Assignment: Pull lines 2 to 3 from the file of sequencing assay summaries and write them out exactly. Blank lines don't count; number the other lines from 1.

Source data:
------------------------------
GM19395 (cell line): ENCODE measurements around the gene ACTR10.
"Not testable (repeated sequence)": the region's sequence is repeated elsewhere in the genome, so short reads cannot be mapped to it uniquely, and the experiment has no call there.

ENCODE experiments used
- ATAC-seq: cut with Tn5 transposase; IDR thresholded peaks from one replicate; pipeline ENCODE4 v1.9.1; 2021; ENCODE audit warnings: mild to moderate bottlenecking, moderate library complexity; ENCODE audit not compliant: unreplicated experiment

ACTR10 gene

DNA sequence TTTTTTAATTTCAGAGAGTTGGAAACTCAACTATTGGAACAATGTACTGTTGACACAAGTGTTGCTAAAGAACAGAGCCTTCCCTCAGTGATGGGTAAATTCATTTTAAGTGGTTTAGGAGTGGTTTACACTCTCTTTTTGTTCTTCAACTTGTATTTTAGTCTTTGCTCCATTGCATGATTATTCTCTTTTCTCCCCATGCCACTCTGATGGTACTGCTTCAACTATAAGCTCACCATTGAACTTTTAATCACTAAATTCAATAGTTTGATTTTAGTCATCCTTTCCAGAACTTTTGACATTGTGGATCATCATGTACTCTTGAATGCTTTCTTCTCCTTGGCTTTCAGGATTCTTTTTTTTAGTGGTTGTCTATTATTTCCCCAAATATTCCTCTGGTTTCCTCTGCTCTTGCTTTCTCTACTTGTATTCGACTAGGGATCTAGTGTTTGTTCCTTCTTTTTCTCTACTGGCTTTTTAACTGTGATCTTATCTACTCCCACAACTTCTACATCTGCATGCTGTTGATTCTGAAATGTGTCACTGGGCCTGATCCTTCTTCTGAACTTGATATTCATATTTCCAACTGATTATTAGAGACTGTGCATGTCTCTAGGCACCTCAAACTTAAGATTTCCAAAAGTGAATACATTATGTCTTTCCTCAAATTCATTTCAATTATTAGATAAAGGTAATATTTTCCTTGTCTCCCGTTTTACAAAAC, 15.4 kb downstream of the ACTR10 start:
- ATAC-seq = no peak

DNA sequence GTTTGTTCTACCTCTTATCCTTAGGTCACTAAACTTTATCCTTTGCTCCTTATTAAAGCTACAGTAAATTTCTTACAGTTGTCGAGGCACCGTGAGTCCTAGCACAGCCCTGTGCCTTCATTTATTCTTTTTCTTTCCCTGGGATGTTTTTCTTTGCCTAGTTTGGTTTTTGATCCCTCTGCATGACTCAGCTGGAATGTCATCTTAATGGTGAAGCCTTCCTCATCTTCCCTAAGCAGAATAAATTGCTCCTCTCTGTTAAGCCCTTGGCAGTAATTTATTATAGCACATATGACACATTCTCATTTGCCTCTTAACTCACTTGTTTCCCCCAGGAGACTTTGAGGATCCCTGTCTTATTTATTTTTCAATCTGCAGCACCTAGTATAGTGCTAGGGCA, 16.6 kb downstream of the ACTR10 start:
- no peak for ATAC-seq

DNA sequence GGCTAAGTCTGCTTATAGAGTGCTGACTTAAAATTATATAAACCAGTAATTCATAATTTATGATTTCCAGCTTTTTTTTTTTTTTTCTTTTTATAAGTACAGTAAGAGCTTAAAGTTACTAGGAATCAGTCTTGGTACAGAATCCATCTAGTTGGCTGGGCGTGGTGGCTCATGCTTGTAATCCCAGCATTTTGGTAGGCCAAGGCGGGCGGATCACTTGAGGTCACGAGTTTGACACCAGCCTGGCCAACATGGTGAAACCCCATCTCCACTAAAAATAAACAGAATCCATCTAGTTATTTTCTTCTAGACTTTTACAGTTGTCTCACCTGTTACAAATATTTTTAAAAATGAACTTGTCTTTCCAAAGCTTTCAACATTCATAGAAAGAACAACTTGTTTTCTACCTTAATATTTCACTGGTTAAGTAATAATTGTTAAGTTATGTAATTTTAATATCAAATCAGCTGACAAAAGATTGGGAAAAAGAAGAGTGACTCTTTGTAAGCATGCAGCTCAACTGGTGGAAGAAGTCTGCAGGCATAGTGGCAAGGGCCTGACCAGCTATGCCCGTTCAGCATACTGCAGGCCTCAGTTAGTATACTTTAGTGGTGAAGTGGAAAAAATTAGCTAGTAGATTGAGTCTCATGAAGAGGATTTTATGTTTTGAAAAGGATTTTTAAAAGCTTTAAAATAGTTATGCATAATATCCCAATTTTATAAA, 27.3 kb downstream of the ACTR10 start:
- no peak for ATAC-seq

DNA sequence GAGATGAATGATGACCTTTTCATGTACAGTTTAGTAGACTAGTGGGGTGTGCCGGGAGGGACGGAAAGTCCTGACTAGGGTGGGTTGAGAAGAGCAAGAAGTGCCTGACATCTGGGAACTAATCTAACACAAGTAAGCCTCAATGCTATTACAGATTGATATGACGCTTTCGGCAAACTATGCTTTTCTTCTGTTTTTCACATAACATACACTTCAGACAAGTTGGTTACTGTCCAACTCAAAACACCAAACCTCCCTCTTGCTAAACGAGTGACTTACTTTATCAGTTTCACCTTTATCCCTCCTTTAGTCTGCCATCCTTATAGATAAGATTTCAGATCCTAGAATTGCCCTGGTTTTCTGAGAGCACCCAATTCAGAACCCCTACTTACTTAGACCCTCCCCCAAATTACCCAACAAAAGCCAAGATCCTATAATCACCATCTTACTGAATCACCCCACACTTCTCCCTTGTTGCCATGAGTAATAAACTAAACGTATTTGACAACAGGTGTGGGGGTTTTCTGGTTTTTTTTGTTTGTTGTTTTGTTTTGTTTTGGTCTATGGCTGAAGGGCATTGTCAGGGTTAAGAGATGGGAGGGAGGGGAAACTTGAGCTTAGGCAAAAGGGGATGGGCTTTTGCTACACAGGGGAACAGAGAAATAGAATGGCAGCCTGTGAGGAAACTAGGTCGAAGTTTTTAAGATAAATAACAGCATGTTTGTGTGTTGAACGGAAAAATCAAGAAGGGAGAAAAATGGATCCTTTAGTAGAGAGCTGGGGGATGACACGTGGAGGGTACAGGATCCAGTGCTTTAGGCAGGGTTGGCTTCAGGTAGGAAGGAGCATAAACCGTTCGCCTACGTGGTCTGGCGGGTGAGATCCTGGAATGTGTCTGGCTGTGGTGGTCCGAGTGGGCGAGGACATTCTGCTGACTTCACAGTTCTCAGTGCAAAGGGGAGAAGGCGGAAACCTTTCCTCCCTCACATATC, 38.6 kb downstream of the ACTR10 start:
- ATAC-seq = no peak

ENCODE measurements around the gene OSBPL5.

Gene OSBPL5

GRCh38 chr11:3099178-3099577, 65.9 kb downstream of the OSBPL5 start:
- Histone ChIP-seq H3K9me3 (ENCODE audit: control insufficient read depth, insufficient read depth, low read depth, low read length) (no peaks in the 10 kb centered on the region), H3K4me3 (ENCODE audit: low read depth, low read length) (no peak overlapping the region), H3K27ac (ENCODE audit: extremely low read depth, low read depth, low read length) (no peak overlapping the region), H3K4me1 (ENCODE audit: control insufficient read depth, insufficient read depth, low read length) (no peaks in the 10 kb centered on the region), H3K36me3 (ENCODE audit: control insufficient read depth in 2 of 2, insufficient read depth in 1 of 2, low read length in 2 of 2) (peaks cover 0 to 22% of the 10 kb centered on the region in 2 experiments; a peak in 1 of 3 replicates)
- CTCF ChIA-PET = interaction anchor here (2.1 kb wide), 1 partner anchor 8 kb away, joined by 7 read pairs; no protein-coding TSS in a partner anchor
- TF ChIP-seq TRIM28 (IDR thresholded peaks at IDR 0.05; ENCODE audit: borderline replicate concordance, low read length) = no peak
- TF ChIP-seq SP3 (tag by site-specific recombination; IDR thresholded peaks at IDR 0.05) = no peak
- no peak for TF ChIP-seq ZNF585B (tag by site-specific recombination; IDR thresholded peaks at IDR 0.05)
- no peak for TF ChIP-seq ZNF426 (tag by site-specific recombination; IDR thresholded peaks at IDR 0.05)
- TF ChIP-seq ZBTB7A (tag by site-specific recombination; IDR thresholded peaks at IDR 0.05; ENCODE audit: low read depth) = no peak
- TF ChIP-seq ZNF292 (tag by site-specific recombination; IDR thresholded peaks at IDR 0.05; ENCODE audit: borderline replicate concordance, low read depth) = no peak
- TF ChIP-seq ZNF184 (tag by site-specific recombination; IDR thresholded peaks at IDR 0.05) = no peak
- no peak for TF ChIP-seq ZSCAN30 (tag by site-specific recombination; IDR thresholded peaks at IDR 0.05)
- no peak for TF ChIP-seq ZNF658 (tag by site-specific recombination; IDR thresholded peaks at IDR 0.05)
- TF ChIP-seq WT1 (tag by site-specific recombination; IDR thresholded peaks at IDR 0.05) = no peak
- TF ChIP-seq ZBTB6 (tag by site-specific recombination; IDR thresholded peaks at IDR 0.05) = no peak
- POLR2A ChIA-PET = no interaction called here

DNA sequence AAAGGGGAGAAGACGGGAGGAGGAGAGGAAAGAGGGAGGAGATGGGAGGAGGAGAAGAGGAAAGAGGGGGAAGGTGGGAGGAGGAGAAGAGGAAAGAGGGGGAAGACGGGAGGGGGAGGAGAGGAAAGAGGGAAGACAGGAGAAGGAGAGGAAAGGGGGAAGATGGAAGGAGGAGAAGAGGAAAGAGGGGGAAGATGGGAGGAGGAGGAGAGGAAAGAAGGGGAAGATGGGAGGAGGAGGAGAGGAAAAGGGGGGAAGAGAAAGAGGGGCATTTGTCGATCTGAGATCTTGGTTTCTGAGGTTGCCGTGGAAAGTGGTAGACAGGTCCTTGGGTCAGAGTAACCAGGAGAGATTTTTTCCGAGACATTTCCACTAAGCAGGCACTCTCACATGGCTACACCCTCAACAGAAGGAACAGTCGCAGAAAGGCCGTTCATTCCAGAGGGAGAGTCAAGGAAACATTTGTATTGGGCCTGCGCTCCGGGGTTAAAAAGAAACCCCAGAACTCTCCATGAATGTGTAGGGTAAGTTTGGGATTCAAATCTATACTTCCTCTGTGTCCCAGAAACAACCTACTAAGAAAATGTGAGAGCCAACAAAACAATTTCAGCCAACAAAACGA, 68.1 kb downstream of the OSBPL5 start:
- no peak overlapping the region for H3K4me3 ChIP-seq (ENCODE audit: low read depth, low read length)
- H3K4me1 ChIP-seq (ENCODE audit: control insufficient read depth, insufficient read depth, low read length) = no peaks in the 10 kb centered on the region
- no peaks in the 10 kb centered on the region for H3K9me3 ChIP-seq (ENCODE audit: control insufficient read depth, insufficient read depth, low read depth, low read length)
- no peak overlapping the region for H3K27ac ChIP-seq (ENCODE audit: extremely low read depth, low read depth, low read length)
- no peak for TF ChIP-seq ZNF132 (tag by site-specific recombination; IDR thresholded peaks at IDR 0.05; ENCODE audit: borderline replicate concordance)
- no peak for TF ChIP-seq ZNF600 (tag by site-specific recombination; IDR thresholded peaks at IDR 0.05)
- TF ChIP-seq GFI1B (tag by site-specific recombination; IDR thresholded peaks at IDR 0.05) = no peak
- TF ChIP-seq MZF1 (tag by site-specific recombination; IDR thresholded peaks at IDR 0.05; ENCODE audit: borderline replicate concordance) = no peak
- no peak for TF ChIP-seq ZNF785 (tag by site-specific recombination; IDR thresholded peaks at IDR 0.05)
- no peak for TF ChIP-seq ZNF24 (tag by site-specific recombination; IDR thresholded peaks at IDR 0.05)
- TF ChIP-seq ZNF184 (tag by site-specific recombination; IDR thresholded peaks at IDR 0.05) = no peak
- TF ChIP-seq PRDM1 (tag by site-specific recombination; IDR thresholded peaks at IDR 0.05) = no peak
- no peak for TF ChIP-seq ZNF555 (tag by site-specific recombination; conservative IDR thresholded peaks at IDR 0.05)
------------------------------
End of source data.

"Not testable (repeated sequence)": the region's sequence is repeated elsewhere in the genome, so short reads cannot be mapped to it uniquely, and the experiment has no call there.

ENCODE experiments used